Keeping humans in the loop helps to mitigate the biggest challenge to AI in law. Says Fenwick: “the biggest problem with AI and the judicial system is the difficulty of creating the Trust (of citizens and institutions in its reliability) that will make the use of AI acceptable for dispute resolution.”
In addition to changing how legal practice is conducted, AI is disrupting the shape of the legal ecosystem itself. The Financial Times reports, “Change [from AI] is being driven not only by demand from clients but also by competition from accounting firms, which have begun to offer legal services and to use technology to do routine work. ‘Lawtech’ startups, often set up by ex-lawyers and so-called because they use technology to streamline or automate routine aspects of legal work, are a threat too.”
So what’s the best way to organize an AI in law project for success? Co-author of this article Pratt has led dozens of AI projects stretching over 30 years and has advised SAP Globalization Services with a project, called Law 2 Action, that is embodying a number of best practices, achieving great early results. The team’s experience illustrates some important principles that apply to most legal AI projects.
Law 2 Action helps product managers to update software based on regulatory changes. Today, SAP product managers in several countries must manually monitor government regulatory authority websites for changes in the law. For instance, in the UK, proposed regulatory changes in England, Ireland, Scotland, and Wales may all be different, and there may be tens of legal changes each day. SAP product managers must translate these updates into configuration files: an onerous process requiring many full-time analysts. SAP’s Law2code pilot was demonstrated to provide substantial work reduction for product managers, using the Romanian Ministry of Finance site as a demonstration.
Some surprising best practices from this and similar projects are as follows:
- Work closely with users. Understanding user needs, even taking a “design thinking” approach, is essential.
- Avoid “looking for solutions under the AI lamppost.” In the Law 2 Action project, substantial value came simply from developing a web scraping tool and integrating it with workflow management, to help product managers to organize their work. There is no AI in this process, but it still provides substantial value.
- Keep humans in the loop. Law 2 Action highlights important or anomalous text passages, which are organized for human analysts, who then make the final decisions on what is important and what is irrelevant. This simple bit of automation augments the knowledge and judgment of those who use it. As companies incorporate or comply with legal changes, this “AI Assistant” mode will dominate for many years to come.
- Don’t (necessarily) start with a data scientist. In the last few years, an explosion of open-source AI frameworks and training resources has substantially lowered the bar to creating a successful AI project. The Law 2 Action project was led by senior software engineers with a rich toolkit of skills, including basic software skills like the ability to build crawlers, websites, and production code. Just as you don’t need to understand the internal combustion engine to competently drive a vehicle, today you no longer need an AI PhD to obtain great results.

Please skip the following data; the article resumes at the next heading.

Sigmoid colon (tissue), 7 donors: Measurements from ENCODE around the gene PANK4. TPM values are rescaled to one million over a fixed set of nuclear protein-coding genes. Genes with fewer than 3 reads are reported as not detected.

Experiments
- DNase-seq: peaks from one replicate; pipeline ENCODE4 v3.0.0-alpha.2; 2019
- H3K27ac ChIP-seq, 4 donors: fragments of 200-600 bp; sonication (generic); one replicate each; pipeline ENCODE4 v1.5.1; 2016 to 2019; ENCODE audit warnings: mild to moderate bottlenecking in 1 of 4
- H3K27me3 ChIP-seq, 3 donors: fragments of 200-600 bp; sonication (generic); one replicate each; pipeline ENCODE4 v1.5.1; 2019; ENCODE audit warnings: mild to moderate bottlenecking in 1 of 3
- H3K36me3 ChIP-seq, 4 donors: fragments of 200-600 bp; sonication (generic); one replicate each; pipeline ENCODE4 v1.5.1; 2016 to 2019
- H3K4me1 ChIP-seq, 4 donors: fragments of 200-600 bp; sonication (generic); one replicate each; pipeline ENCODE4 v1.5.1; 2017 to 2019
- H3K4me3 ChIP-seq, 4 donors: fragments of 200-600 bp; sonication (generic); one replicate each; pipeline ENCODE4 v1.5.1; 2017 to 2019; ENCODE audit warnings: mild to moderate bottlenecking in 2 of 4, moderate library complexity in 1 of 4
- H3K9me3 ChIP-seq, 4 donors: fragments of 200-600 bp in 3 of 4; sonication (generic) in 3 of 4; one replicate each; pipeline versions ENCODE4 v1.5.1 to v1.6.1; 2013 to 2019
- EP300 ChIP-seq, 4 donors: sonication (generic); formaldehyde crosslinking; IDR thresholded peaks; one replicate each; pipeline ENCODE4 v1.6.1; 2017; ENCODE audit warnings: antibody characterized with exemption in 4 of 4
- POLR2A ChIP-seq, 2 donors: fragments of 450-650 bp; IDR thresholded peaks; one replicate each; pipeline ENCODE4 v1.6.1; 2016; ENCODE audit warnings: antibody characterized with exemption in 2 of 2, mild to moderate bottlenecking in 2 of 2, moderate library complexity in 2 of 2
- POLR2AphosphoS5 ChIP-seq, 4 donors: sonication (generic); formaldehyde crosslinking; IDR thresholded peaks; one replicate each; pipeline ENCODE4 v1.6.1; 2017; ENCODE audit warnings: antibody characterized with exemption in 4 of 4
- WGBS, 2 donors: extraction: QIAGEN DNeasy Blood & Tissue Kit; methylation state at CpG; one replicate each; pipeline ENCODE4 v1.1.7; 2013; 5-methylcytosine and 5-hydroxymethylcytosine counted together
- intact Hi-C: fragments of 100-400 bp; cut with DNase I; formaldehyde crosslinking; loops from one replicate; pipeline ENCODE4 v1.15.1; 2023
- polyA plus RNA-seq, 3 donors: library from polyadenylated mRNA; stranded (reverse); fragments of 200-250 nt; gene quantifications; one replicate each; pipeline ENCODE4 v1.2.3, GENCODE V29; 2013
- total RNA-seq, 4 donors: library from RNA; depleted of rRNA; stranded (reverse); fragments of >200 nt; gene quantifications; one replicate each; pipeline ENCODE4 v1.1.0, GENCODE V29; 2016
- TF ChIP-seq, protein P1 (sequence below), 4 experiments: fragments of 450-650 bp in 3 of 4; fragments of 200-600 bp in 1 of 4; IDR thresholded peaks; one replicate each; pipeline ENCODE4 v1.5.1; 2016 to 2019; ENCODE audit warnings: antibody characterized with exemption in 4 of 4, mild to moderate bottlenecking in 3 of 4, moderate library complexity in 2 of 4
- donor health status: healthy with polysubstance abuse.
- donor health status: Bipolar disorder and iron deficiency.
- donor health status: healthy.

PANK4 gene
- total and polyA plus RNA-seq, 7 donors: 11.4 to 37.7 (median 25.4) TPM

- Use the “virtuous cycle of continuous improvement”. Adaptive machine learning, combined with humans in-the-loop means that a system that initially produces a high false-positive rate (highlighting paragraphs that are not indeed of interest) can improve over time. Law 2 Action is designed such that humans provide feedback as to the system’s accuracy, and this information is fed into new machine learning models.
- Start with bad data. The virtuous cycle, above, implies a tipping point: It is more important to develop a valuable system that is used regularly and that improves itself over time than to worry about comprehensive, well-cleaned data at the start.
- Start with metrics. To ensure that the system is continuously improving, and to demonstrate its value (thus maximizing trust), it is essential to develop a metric for success and to continuously back-test it. This catalyzes system acceptance and validates the virtuous cycle approach to machine learning, above.
A framework for understanding the impact of AI on law
Another perspective on AI and law comes from Michele Colucci, a Silicon-valley based legal technology entrepreneur and CEO of Justiquity.com. The following diagram shows her view of how AI and related technology is changing the legal profession:
Colucci says that data and data analysis supports the higher-value levels in this “AI in Law” pyramid. Data can be used to support vertical expertise, which can help a defendant, plaintiff, or lawyer to be more effective. Examples are analyzing past cases to determine the best strategy for a case, such as the most favorable jurisdiction, attorney, court, or judge.
Complex legal reasoning, says Colucci, will always be the purview of humans, with their detailed knowledge of the world that is unlikely to be replicated by computers anytime in the near future. “Good lawyering,” says Colucci, “will always be the secret sauce separating us from the machines.”
So how can technology help? Decision Intelligence―the most advanced layer―provides the solution: A mechanism for combining historical information as captured in data and analyzed by AI, with models of the world provided by humans. Here, AI provides a component of the reasoning process in a decision.
This article has explored just a few of the many use cases for AI in law, along with a number of best practices gained from practical experience pushing this envelope. Today we have moved beyond questions of misleading AI hype to a certainty that this technology is in the midst of disrupting the profession, which is beset with massive complexity. It is up to us to shepherd the technology to provide the greatest benefit. BakerHostetler’s Sherer agrees it’s both needed and inevitable: “We are analog people dealing with an exponential growth curve, so something has to give.”
 Lorien Pratt, personal notes.